Wednesday, December 19, 2012

Fougasse (French flat bread)

I recently tried my hand at making a starter dough as well as a traditional French flat bread called Fougasse - pronounced as "foogass".

One of the distinguishing characteristics of fougasse is that it is often baked into a shape that is somewhat like a tree, with one end resembling the trunk and the wider opposite end being more or less round in structure. Fougasse can be used as a tasty accompaniment to both hot and cold soups, as well as create sandwich like snacks for the family. For mains, it goes very well with most pasta dishes as well as creamy casseroles or stews - great to mop up all the tasty gravy too! Fougasse (French flat bread)



Fougasse (French flat bread)
Adapted from From “Raymond Blanc's Kitchen Secrets”
Makes 2.1kg loaves of bread

For the dough starter: (this needs to be prepared a day before)

5g fresh yeast
135ml cold water
100g strong white bread flour, preferably organic
100g rye flour

For the dough:

680ml tap water
940g traditional white bread flour, preferably organic, plus extra for dusting
130g rye flour
15g fine sea salt (do not reduce your salt, otherwise the bread is quite bland)
22g fresh or 11g dried yeast

For the fougasse topping:

2 Tbsp extra virgin olive oil
1 tsp fresh rosemary, finely chopped
1 tsp fresh thyme leaves, finely chopped
1 tsp finely minced garlic
3 tsp finely chopped black olives
3 tsp of thinly sliced sundried tomatoes in oil
-3 grindings black pepper
Sprinkle of sea salt for topping


1) .For the dough starter, whisk the yeast into the water until dissolved.

2) Mix the white and rye flours in a separate bowl until well combined.

3) Pour the yeast mixture over the flours, whisking well to form a thick paste. Cover the bowl with a damp tea towel and set aside to ferment for at least 6 hours and up to 18 hours at room temperature. You can use dried yeast but you will only need half the quantity. Yeast is dormant at 4C, active between 20-40C and destroyed at 45-50 C. Using a dough starter in bread making gives a greater complexity of flavour; as the yeast activates and feeds on the natural sugars present in the flour, over time it produces a distinctively tangy or sour taste.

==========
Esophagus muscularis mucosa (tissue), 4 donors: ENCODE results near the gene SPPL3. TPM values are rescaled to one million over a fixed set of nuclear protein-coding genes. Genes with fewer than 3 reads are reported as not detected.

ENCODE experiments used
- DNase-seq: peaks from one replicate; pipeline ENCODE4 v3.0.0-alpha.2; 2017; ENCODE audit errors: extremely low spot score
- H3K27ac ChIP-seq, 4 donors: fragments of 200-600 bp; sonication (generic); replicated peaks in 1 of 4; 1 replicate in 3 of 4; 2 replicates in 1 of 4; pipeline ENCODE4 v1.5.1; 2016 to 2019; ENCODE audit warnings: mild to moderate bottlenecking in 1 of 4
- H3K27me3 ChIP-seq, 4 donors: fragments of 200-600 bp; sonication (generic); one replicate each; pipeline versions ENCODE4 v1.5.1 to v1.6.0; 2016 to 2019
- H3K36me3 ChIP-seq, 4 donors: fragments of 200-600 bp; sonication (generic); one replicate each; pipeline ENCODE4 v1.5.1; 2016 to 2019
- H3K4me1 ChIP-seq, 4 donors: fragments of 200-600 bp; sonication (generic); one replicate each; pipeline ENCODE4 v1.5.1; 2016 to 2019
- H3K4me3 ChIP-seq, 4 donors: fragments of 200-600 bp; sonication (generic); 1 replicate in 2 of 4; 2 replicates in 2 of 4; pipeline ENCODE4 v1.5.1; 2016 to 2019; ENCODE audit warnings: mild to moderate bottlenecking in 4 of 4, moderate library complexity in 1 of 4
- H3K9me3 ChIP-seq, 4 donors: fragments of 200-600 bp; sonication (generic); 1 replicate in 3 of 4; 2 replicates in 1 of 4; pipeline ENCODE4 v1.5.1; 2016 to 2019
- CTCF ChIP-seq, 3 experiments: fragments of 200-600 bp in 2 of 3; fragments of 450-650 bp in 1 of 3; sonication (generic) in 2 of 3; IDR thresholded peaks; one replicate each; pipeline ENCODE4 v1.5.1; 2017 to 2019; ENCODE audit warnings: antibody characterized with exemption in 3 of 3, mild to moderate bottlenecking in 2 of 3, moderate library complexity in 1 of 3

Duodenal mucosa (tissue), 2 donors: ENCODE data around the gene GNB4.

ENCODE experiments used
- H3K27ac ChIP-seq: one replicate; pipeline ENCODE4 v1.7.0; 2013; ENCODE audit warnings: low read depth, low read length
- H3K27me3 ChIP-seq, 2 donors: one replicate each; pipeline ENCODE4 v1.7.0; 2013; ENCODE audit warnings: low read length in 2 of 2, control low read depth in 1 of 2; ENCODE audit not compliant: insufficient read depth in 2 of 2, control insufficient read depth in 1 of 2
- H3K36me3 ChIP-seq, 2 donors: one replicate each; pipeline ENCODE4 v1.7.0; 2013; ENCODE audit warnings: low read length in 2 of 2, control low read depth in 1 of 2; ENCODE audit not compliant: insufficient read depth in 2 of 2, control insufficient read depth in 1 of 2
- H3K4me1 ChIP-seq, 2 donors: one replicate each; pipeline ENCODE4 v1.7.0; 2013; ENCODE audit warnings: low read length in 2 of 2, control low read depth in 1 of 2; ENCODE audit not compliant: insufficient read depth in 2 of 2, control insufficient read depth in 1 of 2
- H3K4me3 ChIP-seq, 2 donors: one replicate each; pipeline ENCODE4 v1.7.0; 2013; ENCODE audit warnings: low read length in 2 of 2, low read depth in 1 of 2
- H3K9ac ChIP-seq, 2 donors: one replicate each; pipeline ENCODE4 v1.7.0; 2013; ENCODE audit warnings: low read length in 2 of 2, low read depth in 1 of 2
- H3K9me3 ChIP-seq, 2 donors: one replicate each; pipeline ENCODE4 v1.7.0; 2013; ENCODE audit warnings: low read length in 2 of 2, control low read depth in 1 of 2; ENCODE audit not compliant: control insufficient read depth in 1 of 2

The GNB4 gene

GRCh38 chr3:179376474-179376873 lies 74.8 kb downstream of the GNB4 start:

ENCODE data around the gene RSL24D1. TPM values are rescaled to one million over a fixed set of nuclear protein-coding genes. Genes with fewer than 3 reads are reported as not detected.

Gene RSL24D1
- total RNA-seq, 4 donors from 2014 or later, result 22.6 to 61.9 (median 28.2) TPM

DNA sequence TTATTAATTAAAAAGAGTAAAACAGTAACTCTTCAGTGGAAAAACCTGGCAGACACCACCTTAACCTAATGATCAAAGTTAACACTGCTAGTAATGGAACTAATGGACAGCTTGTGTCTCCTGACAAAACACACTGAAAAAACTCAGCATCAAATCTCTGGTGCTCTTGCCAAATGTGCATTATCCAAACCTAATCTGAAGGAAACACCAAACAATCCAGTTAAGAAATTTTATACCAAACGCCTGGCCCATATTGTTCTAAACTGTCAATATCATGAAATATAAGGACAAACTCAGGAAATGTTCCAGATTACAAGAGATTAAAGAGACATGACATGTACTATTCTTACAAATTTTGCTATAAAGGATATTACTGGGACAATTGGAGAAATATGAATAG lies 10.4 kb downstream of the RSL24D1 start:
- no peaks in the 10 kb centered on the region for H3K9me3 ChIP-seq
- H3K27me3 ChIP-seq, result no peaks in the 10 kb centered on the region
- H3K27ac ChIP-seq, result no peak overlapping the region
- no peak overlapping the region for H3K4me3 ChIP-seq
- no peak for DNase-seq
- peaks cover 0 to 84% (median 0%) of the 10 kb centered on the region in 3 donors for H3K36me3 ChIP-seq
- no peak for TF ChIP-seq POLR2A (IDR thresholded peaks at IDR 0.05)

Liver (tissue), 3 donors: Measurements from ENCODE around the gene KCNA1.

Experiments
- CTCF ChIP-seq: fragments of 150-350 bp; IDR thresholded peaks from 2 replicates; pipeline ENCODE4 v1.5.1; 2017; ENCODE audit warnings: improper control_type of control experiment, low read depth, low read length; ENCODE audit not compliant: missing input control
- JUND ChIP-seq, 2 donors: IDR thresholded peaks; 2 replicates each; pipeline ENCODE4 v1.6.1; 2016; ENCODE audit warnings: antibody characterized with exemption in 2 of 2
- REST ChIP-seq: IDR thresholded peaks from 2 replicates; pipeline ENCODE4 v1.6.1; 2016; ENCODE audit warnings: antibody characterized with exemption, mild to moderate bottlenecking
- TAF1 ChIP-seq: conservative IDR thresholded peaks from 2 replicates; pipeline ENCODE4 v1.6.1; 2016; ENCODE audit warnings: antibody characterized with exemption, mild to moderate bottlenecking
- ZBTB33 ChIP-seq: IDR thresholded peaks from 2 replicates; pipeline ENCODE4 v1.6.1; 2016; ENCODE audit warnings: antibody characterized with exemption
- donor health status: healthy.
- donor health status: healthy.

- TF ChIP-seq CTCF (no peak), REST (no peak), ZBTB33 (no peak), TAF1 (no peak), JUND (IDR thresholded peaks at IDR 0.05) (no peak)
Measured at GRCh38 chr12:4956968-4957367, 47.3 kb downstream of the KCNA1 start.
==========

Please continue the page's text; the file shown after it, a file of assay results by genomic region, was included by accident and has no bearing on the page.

4) For the dough, line 2 large baking trays with greaseproof paper.

5) Add the water to the fermented dough starter and mix well to combine.

6) Place the white and rye flours into a food processor, set with the dough hook. Add the salt to one side of the bowl of the food processor, then add the yeast to the other side, being careful not to let the salt and yeast touch at this stage. as the salt will attack the yeast and damage its ability to ferment.

7) Add the starter dough mixture to the food processor and mix on a low speed for 5 minutes. The slow mixing process will give the flour the opportunity to fully absorb the water. (I used my KitchenAid for the kneading process – use the dough hook)

8) Scrape the dough from the sides of the bowl of the food processor and from the dough hook, then continue to mix on a medium speed for a further 5-7 minutes, or until the dough is smooth and elastic. The faster speed will warm the gluten in the flour making the dough elastic and creating the right environment for the fermentation to happen.

9) Scrape the dough into a neat ball and cover the bowl with cling film. Set aside to prove at room temperature for 1 hour, or until it has doubled in size.

10) When the dough has proved, turn the dough out onto a lightly floured work surface using a scraper if necessary. Cut the dough into four equal pieces.

11) The dough can be shaped in any way you choose. For a fougasse-style loaf, line four baking trays with baking parchment.

12) Roll each piece of dough into a triangle shape and place one onto each baking tray. Make a cut all the way down the centre of each dough triangle, without completely cutting through the dough. Make 3 deep slashes on either side of the central cut, cutting all the way down to the baking tray, then pull the dough apart slightly to create holes.

13) Brush the fougasses all over with olive oil, then randomly scatter and gently push the remaining fougasse topping ingredients evenly over the dough. This is to ensure that the topping sticks to the dough whilst it is proofing. Set aside to prove for 30-40 minutes.

14) Meanwhile, preheat the oven to 250C/475F/Gas 9 or to its maximum setting (this is critical as the temperature will decrease significantly when you open the door) and place a baking tray in the middle of the oven and a roasting tin on the bottom.

15) Slide the loaves onto the preheated baking tray in the middle of the oven, using the greaseproof paper to transfer them and pour 50ml/2fl oz of water into the roasting tin on the bottom. This will generate steam within the oven creating a good crust on the bread.

16) Bake the fougasse in the oven for 18-20 minutes, or until golden-brown and cooked through. (The loaves are cooked through when they make a hollow sound when tapped on the undersides.) Remove from the oven and set aside to cool.

17) Extra fougasse can be frozen for about one month. Thaw and reheat in oven to serve.




Passionate About Baking said...

Ooh...looks good. I've seen this around, but don't really know what it is. Looks like focaccia to me, except for the shape. :)

El said...

There's nothing like fresh bread. Lovely!

Angie's Recipes said...

This looks bakery perfect!

Jo said...

Jane, yes the dough is like focaccia.

Hi El and Angie, many thanks. :P

hanushi said...

Love the look of your bread! Merry Christmas!!

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